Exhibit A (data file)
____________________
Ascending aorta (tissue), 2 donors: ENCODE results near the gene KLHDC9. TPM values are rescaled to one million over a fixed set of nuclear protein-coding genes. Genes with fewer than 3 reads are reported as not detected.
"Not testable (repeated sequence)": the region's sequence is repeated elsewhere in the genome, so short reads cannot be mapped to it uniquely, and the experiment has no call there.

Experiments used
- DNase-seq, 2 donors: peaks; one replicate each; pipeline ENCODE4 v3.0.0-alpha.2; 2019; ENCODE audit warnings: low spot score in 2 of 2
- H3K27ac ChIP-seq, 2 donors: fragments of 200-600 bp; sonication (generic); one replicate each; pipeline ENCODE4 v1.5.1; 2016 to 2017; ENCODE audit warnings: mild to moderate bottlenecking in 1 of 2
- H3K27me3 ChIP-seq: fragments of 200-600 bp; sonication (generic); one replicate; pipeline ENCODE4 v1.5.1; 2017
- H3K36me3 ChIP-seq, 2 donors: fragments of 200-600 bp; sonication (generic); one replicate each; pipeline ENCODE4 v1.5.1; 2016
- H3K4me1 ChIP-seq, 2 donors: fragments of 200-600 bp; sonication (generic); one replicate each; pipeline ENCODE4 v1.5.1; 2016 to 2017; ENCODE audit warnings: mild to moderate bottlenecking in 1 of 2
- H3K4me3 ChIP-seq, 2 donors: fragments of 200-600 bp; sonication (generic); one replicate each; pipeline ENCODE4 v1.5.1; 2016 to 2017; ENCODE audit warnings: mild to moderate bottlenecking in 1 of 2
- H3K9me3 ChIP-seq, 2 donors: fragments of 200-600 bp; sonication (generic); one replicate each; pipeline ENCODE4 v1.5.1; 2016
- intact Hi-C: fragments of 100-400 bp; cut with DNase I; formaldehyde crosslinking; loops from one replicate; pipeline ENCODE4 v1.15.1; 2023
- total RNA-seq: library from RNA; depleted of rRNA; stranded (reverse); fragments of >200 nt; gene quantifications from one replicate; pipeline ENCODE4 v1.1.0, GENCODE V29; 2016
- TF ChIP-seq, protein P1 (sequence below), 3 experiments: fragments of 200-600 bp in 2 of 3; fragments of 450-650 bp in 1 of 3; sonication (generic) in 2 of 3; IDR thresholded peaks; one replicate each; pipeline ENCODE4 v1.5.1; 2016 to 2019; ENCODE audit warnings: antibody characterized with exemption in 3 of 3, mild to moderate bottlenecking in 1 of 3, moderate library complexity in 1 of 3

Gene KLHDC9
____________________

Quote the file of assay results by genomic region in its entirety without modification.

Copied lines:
Ascending aorta (tissue), 2 donors: ENCODE results near the gene KLHDC9. TPM values are rescaled to one million over a fixed set of nuclear protein-coding genes. Genes with fewer than 3 reads are reported as not detected.
"Not testable (repeated sequence)": the region's sequence is repeated elsewhere in the genome, so short reads cannot be mapped to it uniquely, and the experiment has no call there.

Experiments used
- DNase-seq, 2 donors: peaks; one replicate each; pipeline ENCODE4 v3.0.0-alpha.2; 2019; ENCODE audit warnings: low spot score in 2 of 2
- H3K27ac ChIP-seq, 2 donors: fragments of 200-600 bp; sonication (generic); one replicate each; pipeline ENCODE4 v1.5.1; 2016 to 2017; ENCODE audit warnings: mild to moderate bottlenecking in 1 of 2
- H3K27me3 ChIP-seq: fragments of 200-600 bp; sonication (generic); one replicate; pipeline ENCODE4 v1.5.1; 2017
- H3K36me3 ChIP-seq, 2 donors: fragments of 200-600 bp; sonication (generic); one replicate each; pipeline ENCODE4 v1.5.1; 2016
- H3K4me1 ChIP-seq, 2 donors: fragments of 200-600 bp; sonication (generic); one replicate each; pipeline ENCODE4 v1.5.1; 2016 to 2017; ENCODE audit warnings: mild to moderate bottlenecking in 1 of 2
- H3K4me3 ChIP-seq, 2 donors: fragments of 200-600 bp; sonication (generic); one replicate each; pipeline ENCODE4 v1.5.1; 2016 to 2017; ENCODE audit warnings: mild to moderate bottlenecking in 1 of 2
- H3K9me3 ChIP-seq, 2 donors: fragments of 200-600 bp; sonication (generic); one replicate each; pipeline ENCODE4 v1.5.1; 2016
- intact Hi-C: fragments of 100-400 bp; cut with DNase I; formaldehyde crosslinking; loops from one replicate; pipeline ENCODE4 v1.15.1; 2023
- total RNA-seq: library from RNA; depleted of rRNA; stranded (reverse); fragments of >200 nt; gene quantifications from one replicate; pipeline ENCODE4 v1.1.0, GENCODE V29; 2016
- TF ChIP-seq, protein P1 (sequence below), 3 experiments: fragments of 200-600 bp in 2 of 3; fragments of 450-650 bp in 1 of 3; sonication (generic) in 2 of 3; IDR thresholded peaks; one replicate each; pipeline ENCODE4 v1.5.1; 2016 to 2019; ENCODE audit warnings: antibody characterized with exemption in 3 of 3, mild to moderate bottlenecking in 1 of 3, moderate library complexity in 1 of 3

Gene KLHDC9